For the period of time that the Mackintosh Building was undergoing restoration and was in the possession of the principal contractor, it was covered by Kier Scotland’s fire plan. This plan was required under the terms of the principal contractor contract for the building works. Kier Scotland’s plan included a wide range of measures, but not a sprinkler system as whilst there are some systems that can be used in some building sites, there is no system to our knowledge that could have been used during the works in as complex a building as the Mack. Therefore, Kier Scotland required to put other measures in place to mitigate the risk which they did.
Information on losses in the 2014 and 2018 Fire
In March 2015, after completion of the archaeological survey of The Library The Glasgow School of Art issued a full media release detailing the impact of the 2014 fire across the GSA’s Archives and Collections. This was covered widely in the media at the time. Meanwhile, the GSA’s Archives and Collections took the following steps to share information about objects lost in the fire.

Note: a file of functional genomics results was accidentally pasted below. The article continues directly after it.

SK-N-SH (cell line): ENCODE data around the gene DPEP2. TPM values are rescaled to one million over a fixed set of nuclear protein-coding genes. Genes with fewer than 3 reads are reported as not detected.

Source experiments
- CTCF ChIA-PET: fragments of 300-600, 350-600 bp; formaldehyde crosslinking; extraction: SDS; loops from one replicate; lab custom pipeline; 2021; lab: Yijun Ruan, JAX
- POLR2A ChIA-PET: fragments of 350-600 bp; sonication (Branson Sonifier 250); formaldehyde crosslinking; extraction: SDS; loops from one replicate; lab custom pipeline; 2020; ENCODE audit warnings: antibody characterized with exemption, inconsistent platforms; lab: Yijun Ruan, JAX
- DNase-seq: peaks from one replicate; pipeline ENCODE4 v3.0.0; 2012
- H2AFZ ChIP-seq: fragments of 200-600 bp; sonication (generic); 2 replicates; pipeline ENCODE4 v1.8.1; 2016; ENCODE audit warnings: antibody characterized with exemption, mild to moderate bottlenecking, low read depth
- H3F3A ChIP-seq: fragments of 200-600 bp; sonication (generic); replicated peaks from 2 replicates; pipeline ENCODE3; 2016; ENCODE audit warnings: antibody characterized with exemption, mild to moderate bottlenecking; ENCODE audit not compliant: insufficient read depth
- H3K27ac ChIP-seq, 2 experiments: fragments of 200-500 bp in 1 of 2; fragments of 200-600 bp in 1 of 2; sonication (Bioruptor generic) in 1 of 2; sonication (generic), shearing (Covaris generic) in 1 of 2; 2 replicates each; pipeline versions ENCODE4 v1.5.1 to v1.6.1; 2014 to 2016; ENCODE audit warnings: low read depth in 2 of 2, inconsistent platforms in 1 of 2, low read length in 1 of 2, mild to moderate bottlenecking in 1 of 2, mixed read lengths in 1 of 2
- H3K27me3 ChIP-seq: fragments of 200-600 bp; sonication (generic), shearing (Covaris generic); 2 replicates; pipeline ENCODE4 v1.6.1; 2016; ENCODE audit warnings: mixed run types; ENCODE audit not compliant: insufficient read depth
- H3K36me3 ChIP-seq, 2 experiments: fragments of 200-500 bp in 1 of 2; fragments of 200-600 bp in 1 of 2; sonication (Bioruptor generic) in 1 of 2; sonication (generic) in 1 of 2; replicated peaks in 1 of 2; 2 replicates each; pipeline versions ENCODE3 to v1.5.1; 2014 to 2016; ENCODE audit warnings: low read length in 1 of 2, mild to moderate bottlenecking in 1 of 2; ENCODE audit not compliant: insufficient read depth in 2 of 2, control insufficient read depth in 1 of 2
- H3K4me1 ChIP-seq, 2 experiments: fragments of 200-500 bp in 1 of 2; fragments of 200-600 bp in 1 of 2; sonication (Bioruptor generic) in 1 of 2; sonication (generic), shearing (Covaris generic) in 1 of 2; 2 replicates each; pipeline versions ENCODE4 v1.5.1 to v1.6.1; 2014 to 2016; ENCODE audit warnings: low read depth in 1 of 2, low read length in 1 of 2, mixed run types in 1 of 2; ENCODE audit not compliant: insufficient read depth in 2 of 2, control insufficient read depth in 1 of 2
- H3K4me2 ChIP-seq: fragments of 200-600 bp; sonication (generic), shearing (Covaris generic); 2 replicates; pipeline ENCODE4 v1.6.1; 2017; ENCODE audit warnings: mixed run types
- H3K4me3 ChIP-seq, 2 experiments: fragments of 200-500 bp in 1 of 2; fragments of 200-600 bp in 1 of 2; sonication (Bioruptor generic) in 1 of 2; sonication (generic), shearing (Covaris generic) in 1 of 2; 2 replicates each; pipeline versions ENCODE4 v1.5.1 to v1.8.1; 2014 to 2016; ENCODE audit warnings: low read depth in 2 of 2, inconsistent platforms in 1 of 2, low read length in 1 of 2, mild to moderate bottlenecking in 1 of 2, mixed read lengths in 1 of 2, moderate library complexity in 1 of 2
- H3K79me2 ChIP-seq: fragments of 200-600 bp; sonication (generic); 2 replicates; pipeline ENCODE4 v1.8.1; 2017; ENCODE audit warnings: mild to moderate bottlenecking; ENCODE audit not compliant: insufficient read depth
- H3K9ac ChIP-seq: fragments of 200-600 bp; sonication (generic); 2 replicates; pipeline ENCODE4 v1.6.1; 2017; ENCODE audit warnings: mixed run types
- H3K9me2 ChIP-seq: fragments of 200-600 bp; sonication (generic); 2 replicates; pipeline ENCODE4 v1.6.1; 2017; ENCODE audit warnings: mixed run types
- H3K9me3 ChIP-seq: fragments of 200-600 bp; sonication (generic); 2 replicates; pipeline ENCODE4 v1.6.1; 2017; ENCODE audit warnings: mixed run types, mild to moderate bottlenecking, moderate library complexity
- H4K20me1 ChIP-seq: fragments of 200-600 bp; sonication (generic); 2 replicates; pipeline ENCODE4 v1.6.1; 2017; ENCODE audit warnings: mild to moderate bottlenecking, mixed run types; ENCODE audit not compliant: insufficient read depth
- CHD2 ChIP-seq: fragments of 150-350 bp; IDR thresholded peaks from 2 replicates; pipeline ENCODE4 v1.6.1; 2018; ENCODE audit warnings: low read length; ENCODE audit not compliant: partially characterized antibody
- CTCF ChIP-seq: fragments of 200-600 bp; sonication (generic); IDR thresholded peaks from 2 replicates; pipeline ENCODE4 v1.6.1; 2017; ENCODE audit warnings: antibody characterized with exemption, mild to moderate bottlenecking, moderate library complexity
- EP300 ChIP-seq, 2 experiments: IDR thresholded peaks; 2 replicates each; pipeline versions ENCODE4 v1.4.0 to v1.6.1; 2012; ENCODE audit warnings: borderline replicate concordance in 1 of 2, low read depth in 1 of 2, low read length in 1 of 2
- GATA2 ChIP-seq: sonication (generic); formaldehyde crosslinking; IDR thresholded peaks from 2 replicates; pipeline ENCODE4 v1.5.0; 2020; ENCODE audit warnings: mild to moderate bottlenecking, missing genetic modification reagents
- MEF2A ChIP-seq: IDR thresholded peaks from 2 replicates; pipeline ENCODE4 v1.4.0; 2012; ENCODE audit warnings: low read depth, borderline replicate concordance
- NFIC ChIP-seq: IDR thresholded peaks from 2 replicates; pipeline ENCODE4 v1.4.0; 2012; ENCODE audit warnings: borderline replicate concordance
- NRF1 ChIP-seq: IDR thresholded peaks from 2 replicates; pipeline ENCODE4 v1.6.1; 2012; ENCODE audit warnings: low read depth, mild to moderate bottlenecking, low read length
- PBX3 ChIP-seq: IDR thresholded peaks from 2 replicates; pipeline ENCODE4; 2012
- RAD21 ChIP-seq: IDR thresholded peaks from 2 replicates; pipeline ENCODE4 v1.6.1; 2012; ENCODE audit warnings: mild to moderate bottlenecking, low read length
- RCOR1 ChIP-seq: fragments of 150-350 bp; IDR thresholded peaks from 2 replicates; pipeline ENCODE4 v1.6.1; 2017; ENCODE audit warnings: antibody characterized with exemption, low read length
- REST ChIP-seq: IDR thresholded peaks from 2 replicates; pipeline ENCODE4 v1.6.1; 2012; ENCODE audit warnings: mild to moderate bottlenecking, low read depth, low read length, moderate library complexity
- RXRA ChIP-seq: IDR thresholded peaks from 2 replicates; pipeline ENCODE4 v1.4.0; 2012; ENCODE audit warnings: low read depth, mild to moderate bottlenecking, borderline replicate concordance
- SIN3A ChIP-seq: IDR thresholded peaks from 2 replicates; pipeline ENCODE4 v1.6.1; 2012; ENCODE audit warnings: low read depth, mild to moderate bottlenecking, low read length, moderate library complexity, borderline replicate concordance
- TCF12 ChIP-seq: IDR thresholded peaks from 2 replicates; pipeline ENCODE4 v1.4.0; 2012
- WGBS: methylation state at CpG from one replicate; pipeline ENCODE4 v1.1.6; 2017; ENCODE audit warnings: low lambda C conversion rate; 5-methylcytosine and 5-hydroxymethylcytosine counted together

· After the 2014 and 2018 fires, donors were contacted to inform them of any impact to their donations.
· A statement was issued on the A&C blog in December 2014
· Museums, Galleries Scotland were provided with details of Mackintosh Collection losses. This was so that they could review if the Mackintosh Collection should retain its Recognised Status. After receiving this statement, MGS confirmed the collection was still of Recognised status.
· The A&C free to access online catalogue has an index term ‘23rd May 2014’ which provides an overview of the impact of the fire and also links to images of any collection items lost in the fire.
The Scottish Fire and Rescue Service is still undertaking its investigation into the 15 June 2018 fire and until that report is published all commentary on what may or may not have happened is pure speculation. David McGown, Assistant Chief Officer of the Scottish Fire and Rescue Service, has reiterated (The Herald, 15 November 2018) that the their fire investigation experts continue to work alongside their police partners, and through a high volume of information from various sources. He stressed once again that this is a very complex process and will therefore take time.